Posted by Scott Cytron on 0 16137
Scott H. Cytron, ABC, is president of Cytron and Company, known for helping companies and organizations improve their bottom line through a hybrid of strategic public relations, communications, marketing programs and top-notch client service. An accredited consultant, Scott works with companies, organizations and individuals in professional services (accounting, finance, medical, legal, engineering), high-tech and B2B/B2C product/service sales. Contact him at firstname.lastname@example.org and visit his blog, www.absolutecytron.com.
By Scott H. Cytron Great PR programs are created to accomplish three simple goals: improve your reputation, ensure loyal clients and customers, and increase your bottom line.
Yesterday, I had a call with a prospect who wanted to talk about the value of public relations in their company and what it was going to take to achieve their goals.
Today was the first day of the Sleeter Accounting Solutions Conference, and if there was one theme that kept coming up again and again, it was a focus on the “client.&rdq
You probably have noticed that quite a few stories, blogs and other content have “lists” in their headlines – such as the headline on this posting.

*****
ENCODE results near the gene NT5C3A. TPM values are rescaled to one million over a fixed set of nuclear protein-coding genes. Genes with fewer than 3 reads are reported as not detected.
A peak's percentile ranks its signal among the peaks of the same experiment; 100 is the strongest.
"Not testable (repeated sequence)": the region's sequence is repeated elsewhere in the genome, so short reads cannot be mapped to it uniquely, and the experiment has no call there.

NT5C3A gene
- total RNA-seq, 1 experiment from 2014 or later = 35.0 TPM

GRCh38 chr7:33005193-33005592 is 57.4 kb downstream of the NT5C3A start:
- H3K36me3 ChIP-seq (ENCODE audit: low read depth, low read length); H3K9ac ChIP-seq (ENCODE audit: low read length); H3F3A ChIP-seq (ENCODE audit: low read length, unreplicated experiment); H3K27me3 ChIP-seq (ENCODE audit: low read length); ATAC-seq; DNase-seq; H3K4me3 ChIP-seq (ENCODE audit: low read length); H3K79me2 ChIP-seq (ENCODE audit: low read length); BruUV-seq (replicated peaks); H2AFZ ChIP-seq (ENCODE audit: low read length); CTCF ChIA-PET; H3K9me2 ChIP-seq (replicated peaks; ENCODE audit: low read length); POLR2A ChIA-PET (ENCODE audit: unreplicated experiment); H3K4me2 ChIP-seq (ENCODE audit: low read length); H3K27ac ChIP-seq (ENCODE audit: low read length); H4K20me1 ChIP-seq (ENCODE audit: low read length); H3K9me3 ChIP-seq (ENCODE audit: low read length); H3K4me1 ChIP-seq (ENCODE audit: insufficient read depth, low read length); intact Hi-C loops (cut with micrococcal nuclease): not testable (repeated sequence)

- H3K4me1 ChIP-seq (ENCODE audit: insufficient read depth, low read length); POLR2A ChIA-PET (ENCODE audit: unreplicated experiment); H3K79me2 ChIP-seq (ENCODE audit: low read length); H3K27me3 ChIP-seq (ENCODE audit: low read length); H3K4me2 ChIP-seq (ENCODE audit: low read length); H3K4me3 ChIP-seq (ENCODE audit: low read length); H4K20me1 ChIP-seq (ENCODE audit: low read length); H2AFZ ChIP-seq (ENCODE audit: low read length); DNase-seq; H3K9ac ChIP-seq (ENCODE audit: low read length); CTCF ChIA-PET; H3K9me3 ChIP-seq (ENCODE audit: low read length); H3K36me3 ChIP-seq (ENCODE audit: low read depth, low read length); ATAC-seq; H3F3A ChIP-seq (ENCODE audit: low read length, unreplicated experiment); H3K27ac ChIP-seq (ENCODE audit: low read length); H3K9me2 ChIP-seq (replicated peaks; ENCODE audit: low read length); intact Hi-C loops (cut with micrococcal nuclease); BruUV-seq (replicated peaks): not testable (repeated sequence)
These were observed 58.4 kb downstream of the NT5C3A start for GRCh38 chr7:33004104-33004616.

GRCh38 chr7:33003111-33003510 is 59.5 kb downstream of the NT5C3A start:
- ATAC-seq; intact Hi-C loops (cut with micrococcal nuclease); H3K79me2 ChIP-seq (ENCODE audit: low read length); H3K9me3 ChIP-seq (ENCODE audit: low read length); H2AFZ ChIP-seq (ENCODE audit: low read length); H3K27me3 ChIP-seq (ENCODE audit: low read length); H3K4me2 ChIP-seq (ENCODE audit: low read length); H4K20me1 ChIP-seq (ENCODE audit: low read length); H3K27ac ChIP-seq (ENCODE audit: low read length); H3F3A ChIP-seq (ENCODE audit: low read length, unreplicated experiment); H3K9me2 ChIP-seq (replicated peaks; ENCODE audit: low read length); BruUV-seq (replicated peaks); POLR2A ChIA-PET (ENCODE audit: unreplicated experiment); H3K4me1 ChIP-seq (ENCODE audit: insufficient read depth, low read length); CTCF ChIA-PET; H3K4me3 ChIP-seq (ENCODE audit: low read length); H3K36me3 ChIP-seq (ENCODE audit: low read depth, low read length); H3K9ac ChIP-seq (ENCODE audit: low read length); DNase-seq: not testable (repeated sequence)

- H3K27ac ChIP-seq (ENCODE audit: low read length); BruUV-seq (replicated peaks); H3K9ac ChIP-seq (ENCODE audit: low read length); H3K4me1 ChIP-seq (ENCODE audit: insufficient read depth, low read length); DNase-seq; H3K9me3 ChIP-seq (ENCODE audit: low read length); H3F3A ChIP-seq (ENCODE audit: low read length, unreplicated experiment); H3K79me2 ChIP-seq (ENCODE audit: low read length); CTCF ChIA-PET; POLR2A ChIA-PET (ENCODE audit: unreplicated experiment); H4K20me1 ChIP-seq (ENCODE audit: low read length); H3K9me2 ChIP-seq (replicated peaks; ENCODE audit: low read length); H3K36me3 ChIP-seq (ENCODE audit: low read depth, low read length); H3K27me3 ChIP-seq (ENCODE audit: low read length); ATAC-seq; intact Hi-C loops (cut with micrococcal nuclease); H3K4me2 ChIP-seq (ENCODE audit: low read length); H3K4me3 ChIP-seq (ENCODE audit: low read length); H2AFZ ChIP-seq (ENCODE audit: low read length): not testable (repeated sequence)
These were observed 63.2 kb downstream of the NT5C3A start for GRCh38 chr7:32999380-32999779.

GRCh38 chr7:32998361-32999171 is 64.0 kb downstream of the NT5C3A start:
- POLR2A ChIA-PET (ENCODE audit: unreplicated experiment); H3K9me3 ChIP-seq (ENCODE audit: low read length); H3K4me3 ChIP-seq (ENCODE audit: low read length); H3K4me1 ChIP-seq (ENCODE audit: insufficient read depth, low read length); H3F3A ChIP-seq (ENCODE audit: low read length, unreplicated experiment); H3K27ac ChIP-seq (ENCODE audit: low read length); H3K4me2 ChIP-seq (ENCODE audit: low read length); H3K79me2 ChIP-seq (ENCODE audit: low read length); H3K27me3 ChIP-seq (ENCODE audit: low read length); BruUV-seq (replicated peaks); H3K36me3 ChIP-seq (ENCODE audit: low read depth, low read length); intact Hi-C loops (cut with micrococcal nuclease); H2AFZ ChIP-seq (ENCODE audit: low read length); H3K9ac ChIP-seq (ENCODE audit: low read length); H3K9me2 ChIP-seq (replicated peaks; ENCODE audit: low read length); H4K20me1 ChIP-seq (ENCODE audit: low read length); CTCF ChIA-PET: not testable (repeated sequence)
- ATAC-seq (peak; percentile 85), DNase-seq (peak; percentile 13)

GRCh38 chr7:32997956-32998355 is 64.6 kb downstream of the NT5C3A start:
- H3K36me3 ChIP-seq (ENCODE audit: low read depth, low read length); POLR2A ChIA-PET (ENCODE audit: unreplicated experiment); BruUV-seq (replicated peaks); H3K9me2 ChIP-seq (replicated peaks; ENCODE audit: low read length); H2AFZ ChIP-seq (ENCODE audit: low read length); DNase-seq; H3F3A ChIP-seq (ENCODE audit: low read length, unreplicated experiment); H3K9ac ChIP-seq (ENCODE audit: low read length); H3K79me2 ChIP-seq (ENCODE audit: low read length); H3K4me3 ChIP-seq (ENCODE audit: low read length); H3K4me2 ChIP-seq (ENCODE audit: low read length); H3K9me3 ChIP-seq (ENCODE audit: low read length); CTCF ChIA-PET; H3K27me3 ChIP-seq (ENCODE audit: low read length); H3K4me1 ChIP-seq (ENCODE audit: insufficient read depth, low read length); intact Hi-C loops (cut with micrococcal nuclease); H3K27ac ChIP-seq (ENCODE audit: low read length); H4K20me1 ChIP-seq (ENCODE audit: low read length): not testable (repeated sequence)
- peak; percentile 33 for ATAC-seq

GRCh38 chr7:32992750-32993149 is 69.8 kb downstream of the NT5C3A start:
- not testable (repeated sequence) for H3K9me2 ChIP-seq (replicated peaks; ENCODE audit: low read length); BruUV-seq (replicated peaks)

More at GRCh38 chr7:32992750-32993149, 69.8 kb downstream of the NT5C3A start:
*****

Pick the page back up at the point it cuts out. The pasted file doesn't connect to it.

I was recently appointed to the board of the Dallas Jewish Historical Society; my best friend from childhood recruited me on to the board because he thought it would be good for the board.
One of the best ways you can use social media to make your clients and prospects more aware of what you do is to continuously change your “status.”
Just this week, one of my accountant friends “got back to his blog” after not posting any entries for quite a long time.
When I present to groups on how accountants can leverage social media to build business, I’m often asked a very basic question – “How effective is Twitter and why shoul
Accountants love numbers and they love results, but what they don’t like is the inability to gain any kind of ROI or return on investment for marketing and public relations activities.
This morning, on the way in to my office, I was listening to a radio program that talked about how most television reality shows are scripted. In other words, very little is actually spontaneous.